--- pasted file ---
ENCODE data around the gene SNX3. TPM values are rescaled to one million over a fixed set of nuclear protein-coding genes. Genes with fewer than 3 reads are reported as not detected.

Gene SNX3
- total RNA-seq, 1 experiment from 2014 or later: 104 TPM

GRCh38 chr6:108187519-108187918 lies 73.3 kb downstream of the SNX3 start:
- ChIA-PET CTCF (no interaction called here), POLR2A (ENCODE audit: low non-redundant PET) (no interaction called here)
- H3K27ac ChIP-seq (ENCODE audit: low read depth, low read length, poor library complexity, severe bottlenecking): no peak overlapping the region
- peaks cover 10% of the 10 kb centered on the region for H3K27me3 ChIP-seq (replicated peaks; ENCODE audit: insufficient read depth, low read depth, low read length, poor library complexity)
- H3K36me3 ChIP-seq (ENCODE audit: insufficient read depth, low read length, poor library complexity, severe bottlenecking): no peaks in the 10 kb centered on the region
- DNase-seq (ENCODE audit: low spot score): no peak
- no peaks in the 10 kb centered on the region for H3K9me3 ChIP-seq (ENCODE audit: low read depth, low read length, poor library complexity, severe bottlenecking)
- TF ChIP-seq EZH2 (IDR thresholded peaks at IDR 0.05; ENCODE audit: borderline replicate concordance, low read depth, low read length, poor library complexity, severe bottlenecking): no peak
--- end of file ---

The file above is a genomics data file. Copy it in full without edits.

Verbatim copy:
ENCODE data around the gene SNX3. TPM values are rescaled to one million over a fixed set of nuclear protein-coding genes. Genes with fewer than 3 reads are reported as not detected.

Gene SNX3
- total RNA-seq, 1 experiment from 2014 or later: 104 TPM

GRCh38 chr6:108187519-108187918 lies 73.3 kb downstream of the SNX3 start:
- ChIA-PET CTCF (no interaction called here), POLR2A (ENCODE audit: low non-redundant PET) (no interaction called here)
- H3K27ac ChIP-seq (ENCODE audit: low read depth, low read length, poor library complexity, severe bottlenecking): no peak overlapping the region
- peaks cover 10% of the 10 kb centered on the region for H3K27me3 ChIP-seq (replicated peaks; ENCODE audit: insufficient read depth, low read depth, low read length, poor library complexity)
- H3K36me3 ChIP-seq (ENCODE audit: insufficient read depth, low read length, poor library complexity, severe bottlenecking): no peaks in the 10 kb centered on the region
- DNase-seq (ENCODE audit: low spot score): no peak
- no peaks in the 10 kb centered on the region for H3K9me3 ChIP-seq (ENCODE audit: low read depth, low read length, poor library complexity, severe bottlenecking)
- TF ChIP-seq EZH2 (IDR thresholded peaks at IDR 0.05; ENCODE audit: borderline replicate concordance, low read depth, low read length, poor library complexity, severe bottlenecking): no peak